In the Northwest, salmon go swoosh

  • Salmon Nation logo

  • Decked out in Salmon Nation T-shirts featuring the new "fwoosh," participants at the Portland, Oregon, block party enjoyed attractions including a salmon go-cart, shown here, and a biodiesel dragster that smelled like french fries

    SAMUEL BEEBE/ECOTRUST
 

“The mammalian (mind) spreads continent-wide beneath (the conscious mind), mute and muscular, attending its ancient agenda. And (it) makes us buy things.”
—William Gibson, Pattern Recognition

It was Saturday, and we had shopping to do. The errands had piled up for two weeks; the groceries, the eyeglasses, the yard tools, they all needed to be bought in an efficient and thrifty manner. As Erin and I crisscrossed Portland to find deals, we were sucked into malls and box stores, lured by attractive displays to purchase incense, jeans and sports paraphernalia. Then, in the middle of the overcast Oregon afternoon, in the zenith of Northwest cool known as the Pearl District, there it was: Red banners, bumping bass lines and shoulder-to-shoulder people all buzzing about something called “Salmon Nation.”

Curious, we pushed into the fray, where a bluegrass band played on a stage set in front of one of the Pearl’s new housing developments. A Native American woman with a “Makah Nation” sweatshirt grooved to the music of the Gypsy Kings at a children’s activities booth. Someone had hauled a fishing boat into the plaza, where a grizzled fisherman in yellow rubber trousers sold wild salmon for $4.50 a plate.

And everywhere was the little red fish logo that could only be described as looking like the Nike swoosh.

“This is the weirdest thing ever,” Erin said. “What the hell do they want you to do? Eat salmon? Save salmon?”

No matter: Her attention was hooked by a newly sworn-in citizen of Salmon Nation carting away a tote bag with the swoosh fish silk-screened onto it: “Ooooh, I want one of those bags.”

On the stage, the emcee was pumping up the crowd. I hoped she would explain what Salmon Nation was. “In Salmon Nation, you gotta be able to party!” was all she yelled. “You gotta be able to dance!”

She introduced Spencer Beebe, a co-founder of Ecotrust, the Portland-based nonprofit that was behind Salmon Nation. “You all understand in your own way what Salmon Nation means,” Beebe said. In case we didn’t — and I still didn’t — he went on: “It’s a place where salmon go with the people who live there. It’s prosperous wild salmon runs and a vibrant economy.”

Beebe gazed out at the crowd of stroller-pushing parents and skeptical teenagers, who looked as if they’d like to get their groove going with the next band.

“Um, that’s all Salmon Nation is about.”



The entire world is quickly becoming one big shopping mall, proclaims Dutch architect Rem Koolhaas in the recent book, The Harvard Design School Guide to Shopping. Museums, universities, even churches, he says, are all succumbing to the consumer ethic — where even the most sacrosanct services are viewed as commodities to be hawked. At museums, “the more untreated the oak, the larger the profit center,” he writes, while monasteries are being “inflated to the scale of department stores.”

“Eventually,” Koolhaas says, “there will be little for us to do but shop.” And between each shopper and each product lies the magical realm of marketing. Whether people are buying a product or buying an idea no longer matters; the tenets of marketing are the same.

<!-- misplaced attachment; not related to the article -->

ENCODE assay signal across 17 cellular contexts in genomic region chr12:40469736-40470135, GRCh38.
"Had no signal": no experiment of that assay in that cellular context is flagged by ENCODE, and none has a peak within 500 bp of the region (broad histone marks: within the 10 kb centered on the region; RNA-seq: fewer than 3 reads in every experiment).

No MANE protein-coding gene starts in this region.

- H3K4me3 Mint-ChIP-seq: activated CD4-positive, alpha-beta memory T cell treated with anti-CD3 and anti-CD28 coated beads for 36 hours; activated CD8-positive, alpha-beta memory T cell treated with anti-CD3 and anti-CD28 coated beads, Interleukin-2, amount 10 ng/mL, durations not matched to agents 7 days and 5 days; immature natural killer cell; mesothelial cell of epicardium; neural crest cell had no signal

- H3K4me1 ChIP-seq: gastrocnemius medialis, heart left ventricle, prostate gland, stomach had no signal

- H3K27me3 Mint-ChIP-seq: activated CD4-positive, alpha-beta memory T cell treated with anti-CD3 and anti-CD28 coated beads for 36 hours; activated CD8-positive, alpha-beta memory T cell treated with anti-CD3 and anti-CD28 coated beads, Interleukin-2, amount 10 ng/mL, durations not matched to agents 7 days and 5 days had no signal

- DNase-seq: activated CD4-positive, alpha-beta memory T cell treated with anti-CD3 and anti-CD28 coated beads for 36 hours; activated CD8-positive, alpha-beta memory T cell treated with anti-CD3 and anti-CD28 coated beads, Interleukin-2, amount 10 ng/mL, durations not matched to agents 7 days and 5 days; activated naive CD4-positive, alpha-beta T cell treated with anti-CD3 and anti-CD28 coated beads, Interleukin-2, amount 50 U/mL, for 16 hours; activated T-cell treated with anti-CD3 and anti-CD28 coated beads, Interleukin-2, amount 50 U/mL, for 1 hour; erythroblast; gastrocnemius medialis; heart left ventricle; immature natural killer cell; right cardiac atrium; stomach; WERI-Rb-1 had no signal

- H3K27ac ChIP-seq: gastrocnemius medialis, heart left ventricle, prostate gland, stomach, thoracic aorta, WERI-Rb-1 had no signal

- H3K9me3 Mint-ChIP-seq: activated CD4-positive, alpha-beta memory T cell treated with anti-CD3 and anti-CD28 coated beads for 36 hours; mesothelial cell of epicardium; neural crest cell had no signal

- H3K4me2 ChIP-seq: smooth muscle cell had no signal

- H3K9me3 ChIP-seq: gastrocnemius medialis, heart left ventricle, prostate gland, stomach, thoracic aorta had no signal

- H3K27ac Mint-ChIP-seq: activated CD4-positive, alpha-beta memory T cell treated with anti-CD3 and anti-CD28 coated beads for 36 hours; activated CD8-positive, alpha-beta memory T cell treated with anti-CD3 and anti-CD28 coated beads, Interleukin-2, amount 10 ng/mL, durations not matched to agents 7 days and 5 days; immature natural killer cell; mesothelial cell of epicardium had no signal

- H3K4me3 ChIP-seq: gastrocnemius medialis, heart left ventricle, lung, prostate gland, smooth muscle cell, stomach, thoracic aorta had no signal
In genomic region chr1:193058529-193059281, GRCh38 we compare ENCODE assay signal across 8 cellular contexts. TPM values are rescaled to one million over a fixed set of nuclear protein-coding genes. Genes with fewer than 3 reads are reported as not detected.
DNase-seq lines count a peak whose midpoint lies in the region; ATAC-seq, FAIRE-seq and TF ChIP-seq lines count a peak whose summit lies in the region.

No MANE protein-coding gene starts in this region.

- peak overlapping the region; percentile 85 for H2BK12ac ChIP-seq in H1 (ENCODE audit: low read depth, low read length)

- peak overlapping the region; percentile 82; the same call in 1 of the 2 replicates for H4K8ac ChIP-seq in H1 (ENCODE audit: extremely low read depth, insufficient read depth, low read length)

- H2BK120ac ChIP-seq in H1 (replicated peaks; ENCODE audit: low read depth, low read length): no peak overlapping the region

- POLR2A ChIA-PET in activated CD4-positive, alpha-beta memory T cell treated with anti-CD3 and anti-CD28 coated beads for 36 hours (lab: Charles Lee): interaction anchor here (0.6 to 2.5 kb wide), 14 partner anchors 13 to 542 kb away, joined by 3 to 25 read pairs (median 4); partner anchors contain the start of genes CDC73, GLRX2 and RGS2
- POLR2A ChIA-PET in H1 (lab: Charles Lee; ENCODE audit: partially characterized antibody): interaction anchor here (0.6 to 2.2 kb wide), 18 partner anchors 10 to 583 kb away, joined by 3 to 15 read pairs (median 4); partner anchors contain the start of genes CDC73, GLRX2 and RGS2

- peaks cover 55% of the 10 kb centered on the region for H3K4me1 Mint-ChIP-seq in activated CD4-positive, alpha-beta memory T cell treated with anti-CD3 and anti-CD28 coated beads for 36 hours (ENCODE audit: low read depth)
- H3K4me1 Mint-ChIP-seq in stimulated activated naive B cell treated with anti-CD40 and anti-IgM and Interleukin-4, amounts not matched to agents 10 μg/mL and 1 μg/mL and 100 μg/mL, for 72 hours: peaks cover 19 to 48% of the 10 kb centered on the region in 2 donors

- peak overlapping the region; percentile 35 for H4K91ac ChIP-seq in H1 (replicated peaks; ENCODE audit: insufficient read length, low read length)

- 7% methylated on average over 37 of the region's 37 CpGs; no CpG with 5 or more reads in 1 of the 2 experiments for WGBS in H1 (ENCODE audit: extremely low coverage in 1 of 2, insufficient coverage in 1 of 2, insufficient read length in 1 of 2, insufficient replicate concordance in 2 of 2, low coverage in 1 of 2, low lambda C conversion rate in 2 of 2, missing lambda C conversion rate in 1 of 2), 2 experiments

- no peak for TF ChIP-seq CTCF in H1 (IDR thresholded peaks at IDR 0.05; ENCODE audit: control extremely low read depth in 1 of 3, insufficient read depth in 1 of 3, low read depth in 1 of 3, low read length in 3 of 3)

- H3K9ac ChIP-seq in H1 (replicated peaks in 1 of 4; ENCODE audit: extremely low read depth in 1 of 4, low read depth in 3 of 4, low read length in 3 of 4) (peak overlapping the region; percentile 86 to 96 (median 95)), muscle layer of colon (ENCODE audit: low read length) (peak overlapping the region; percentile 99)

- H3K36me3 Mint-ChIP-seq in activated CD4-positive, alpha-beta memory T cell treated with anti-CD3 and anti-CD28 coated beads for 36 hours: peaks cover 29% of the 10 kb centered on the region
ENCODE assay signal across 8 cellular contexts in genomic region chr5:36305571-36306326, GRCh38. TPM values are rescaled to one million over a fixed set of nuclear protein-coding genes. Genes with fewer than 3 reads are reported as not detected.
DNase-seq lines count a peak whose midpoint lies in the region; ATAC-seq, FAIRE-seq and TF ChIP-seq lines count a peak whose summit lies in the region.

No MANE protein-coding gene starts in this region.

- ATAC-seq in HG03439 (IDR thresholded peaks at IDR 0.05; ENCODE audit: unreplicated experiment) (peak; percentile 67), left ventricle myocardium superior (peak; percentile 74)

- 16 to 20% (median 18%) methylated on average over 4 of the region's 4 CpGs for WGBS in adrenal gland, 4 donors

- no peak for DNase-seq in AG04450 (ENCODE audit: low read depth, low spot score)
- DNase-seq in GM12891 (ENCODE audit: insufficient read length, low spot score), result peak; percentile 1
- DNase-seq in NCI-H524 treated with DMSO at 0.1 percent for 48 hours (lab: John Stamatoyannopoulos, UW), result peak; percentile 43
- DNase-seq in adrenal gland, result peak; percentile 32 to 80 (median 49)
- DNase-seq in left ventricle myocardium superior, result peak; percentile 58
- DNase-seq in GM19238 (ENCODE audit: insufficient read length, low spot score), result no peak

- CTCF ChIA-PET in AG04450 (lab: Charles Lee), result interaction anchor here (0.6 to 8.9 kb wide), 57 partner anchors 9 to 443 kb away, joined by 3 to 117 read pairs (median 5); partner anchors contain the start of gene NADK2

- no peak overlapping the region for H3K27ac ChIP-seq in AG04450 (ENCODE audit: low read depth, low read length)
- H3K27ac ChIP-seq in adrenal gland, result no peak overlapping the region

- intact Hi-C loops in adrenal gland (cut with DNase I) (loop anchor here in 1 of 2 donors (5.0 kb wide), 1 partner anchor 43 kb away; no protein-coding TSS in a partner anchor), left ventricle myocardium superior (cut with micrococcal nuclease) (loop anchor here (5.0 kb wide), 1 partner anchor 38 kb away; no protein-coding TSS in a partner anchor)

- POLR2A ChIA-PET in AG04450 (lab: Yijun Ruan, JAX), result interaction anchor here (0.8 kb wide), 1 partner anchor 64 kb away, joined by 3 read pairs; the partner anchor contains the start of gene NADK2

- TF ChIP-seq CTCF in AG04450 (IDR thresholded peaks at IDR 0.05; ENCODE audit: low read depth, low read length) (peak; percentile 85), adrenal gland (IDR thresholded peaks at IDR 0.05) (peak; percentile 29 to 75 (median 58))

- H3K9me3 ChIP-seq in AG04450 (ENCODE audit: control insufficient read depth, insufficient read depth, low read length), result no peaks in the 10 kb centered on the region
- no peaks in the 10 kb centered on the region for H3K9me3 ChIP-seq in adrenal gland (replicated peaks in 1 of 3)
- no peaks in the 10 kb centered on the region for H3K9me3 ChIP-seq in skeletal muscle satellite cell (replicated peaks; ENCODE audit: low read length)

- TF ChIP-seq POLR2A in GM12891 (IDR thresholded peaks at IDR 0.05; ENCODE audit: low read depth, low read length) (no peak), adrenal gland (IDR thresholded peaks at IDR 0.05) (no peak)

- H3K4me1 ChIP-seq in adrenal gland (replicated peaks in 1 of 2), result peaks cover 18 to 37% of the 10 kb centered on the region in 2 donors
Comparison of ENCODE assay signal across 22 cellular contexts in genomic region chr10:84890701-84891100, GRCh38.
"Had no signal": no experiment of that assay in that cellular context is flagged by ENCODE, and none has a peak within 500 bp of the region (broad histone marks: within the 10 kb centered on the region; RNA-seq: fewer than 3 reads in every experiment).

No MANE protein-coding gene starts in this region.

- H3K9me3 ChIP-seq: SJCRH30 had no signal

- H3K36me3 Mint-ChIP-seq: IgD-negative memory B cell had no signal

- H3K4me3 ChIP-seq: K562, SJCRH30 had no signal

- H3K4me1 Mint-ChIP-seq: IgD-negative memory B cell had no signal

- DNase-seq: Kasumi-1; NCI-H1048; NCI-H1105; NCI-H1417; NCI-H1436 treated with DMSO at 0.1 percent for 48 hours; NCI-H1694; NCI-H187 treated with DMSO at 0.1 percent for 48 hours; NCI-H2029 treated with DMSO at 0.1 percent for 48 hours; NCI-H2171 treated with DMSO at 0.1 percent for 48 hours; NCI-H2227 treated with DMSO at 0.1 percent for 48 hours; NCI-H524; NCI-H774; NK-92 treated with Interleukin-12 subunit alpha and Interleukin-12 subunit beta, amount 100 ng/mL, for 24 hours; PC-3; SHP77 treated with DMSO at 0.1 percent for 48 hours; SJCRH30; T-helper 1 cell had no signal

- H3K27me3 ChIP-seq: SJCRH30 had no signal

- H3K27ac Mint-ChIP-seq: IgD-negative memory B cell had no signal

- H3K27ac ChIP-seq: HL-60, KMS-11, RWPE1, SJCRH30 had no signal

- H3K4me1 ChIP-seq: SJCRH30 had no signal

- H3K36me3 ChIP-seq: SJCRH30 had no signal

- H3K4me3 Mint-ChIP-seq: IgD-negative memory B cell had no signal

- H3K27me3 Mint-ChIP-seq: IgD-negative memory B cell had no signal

Salmon Nation’s creators understand this. They make no bones about their approach.

Way back in the 20th century, Ecotrust came up with a concept called the “conservation economy.” It used social and biological models to explain how people could live in balance with the ecosystems around them, and how economies should conform to watersheds and bioregions rather than political boundaries.

“It was a lot of stuff to swallow,” says Melissa Tatge, the Ecotrust designer who led the Salmon Nation campaign. “People weren’t grasping it.” When Ecotrust brought the idea to Dan Wieden of Wieden + Kennedy, the firm that handles advertising for Nike and Microsoft, he shook his head, says Tatge. Wieden recommended that Ecotrust “self-story” — that’s advertising lingo for building off what people already know. People know fish. Bingo. You have your brand: salmonnation.com.

Of course, the brand is not an end in itself. Ecotrust’s brass hope Salmon Nation is the river that will lead unsuspecting swimmers upstream to the enlightening headwaters of the conservation economy. The Salmon Nation Web site breaks the vision down into five tenets, each a simple one-liner, each touted by a cartoon person or animal: “We all live downstream,” “There is enough for everyone,” and so on. These lead to further, more complex explanations, and on up the river.

And Ecotrust will not be the last Western environmental group to use branding. The Sierra Club recently announced that its brand will be showing up on everything from pillows to toys and hats and jackets. The club hopes to raise roughly $1 million a year from sales, and turn customers into club members.

Before long, the agendas of profit and agendas of activism may be indistinguishable under thick coats of marketing. And why not? It behooves corporations and environmental activists to steal each other’s strategies.

The conservation economy could fill a PowerPoint presentation, but Salmon Nation can fill a public plaza in one of the hippest places in the country. Take your pick. Here in the Pacific Northwest, where tech industries cross-pollinate with the creative class in an air of ecological consciousness, Saturday’s crowd seemed to say the time is ripe for Salmon Nation.

I’ll tell you one thing: The next time I cross a river, I’ll stop and look down.

The author writes from Portland, Oregon.

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